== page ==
7 thoughts on “Magic Johnson Theaters To Feature Silent Movies

  1. This was funny as usual— but we’re not the only ones who do the cell phone/baby thing during movies. That’s not just a black thing. I’m starting to wonder why people spend 8$ on these tickets and then sit there checking their phones for 2 hours. YOU CAN DO THAT MESS AT HOME— FOR FREE!!

    Posted by Lou | April 17, 2008, 8:56 am
  2. I agree and laugh at the satire. however every friend I know who isn’t Black is as rude in a theatre. I got so tired of paying premium for movie tickets and I can’t hear the dialog cause some fool two rows behind is trading stocks or talking to his mom on his cell.

    I guess with slow news day there can be slow funny day too.

    Posted by Lz4broc | April 18, 2008, 9:28 am
  3. Talking to the movie is definitely more common in south side Chicago or Southeast DC than it is in the suburb. I’ve lived and gone to the movies in all three places. I remember seeing Man on Fire in Queens and laughing my butt off because a few guys in the theater were making hilarious comments at every turn. Then I watched the movie again in the suburb and the only disturbances were the occasional murmur or phone conversation but no loud comments addressed to the film. I think this is a black thing. I’m black, by the way.

    Posted by CW | April 22, 2008, 11:33 am
  4. Ya’ll wrong for putting Tallahassee out like that but at least you put us on the map! LOL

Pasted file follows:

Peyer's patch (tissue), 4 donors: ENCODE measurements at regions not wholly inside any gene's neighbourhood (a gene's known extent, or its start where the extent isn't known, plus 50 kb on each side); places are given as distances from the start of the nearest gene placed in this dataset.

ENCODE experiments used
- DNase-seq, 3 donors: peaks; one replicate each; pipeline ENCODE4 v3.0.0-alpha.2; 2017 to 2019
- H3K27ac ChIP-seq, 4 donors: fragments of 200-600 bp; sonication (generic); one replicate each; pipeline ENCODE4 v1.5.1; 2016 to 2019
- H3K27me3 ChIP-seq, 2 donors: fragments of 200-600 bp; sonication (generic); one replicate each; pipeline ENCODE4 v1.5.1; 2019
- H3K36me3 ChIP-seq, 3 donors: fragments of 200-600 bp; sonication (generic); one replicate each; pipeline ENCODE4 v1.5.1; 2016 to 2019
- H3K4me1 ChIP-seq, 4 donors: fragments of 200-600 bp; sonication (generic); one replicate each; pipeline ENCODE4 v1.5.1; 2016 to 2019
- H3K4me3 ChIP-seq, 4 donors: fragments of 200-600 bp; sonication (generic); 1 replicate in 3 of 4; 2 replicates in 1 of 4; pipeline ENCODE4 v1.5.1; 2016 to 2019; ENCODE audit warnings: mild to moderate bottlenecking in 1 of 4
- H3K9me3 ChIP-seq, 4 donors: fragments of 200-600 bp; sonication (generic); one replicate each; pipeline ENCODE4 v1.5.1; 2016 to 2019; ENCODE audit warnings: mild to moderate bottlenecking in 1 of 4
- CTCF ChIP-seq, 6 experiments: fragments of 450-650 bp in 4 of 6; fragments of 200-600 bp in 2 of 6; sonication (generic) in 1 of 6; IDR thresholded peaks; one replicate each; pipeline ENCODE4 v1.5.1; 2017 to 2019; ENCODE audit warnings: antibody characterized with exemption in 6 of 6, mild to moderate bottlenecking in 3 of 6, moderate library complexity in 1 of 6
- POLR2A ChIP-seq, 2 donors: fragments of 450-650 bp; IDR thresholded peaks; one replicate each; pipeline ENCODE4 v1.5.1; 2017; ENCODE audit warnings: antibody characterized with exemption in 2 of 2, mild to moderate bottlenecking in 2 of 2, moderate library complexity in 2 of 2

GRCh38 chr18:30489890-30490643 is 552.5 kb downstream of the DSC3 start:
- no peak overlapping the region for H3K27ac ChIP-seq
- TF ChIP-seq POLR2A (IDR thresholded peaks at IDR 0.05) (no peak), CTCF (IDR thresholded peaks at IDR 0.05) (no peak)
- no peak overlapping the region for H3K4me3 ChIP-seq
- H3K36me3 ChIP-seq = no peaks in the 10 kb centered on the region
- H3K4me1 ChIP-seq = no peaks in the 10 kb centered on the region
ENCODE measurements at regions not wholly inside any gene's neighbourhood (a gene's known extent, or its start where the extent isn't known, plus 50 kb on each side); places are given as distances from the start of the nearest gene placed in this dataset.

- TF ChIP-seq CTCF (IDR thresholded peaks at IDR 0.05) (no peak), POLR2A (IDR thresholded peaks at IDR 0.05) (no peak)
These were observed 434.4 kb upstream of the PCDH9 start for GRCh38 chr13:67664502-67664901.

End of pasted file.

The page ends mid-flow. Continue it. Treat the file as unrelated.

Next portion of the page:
If they did need narrators for a silent movie, I would make sure that my grandmother, mother and a couple of my aunts were hired for the job. These chicks will talk throughout the WHOLE movie! I don’t know who can out do them. AND THEY GET LOUD AND COUNTRY!! DAMN!!!

    Posted by La' N'R'G' cia | April 23, 2008, 12:37 pm
  5. I’m a 57-year-old (very) white woman. The list of family and friends who will view a movie with me, even in my own home, dwindles by the day. The warnings (“Don’t open that door, Scully!”, even when I’ve seen the show before) and arguing with characters (“Knock off the subliminal anarchist propaganda, Jack McCoy!”) have left me virtually friendless in the TV room. My 33-year-old firstborn pointed out that I become physically animated as well. Actually, he said, “If you pinch or prod me one more time, I will LEAVE THE ROOM rather than EVER watch TV with you again.”

    I really miss the young man.

    Posted by Constance | May 1, 2008, 4:51 pm
  6. Great article….very funny. I’m a white guy, and have to agree that this is a completely universal issue, race-free. My friend Danny (black) CANNOT shut his mouth for two minutes when we go to a movie–seriously, we actually had some people move away from us once, so embarassing. But my other friend Carla (white as a lily) won’t turn her phone off for love or money–talk, text, email, the works. I’ve had to restrain myself from choking both of them at different times 😉

    Posted by Stephan | May 6, 2008, 2:36 pm
  7. I dont do much screen talking but I just cant understand why do the white girl always have to fall in the scary movie, and why do they always investigate the strange noises???? SO yes sometimes I have a few things to say during the movies! Sorry , I try to keep my voice down!

    Posted by Kyndal | November 7, 2008, 1:45 am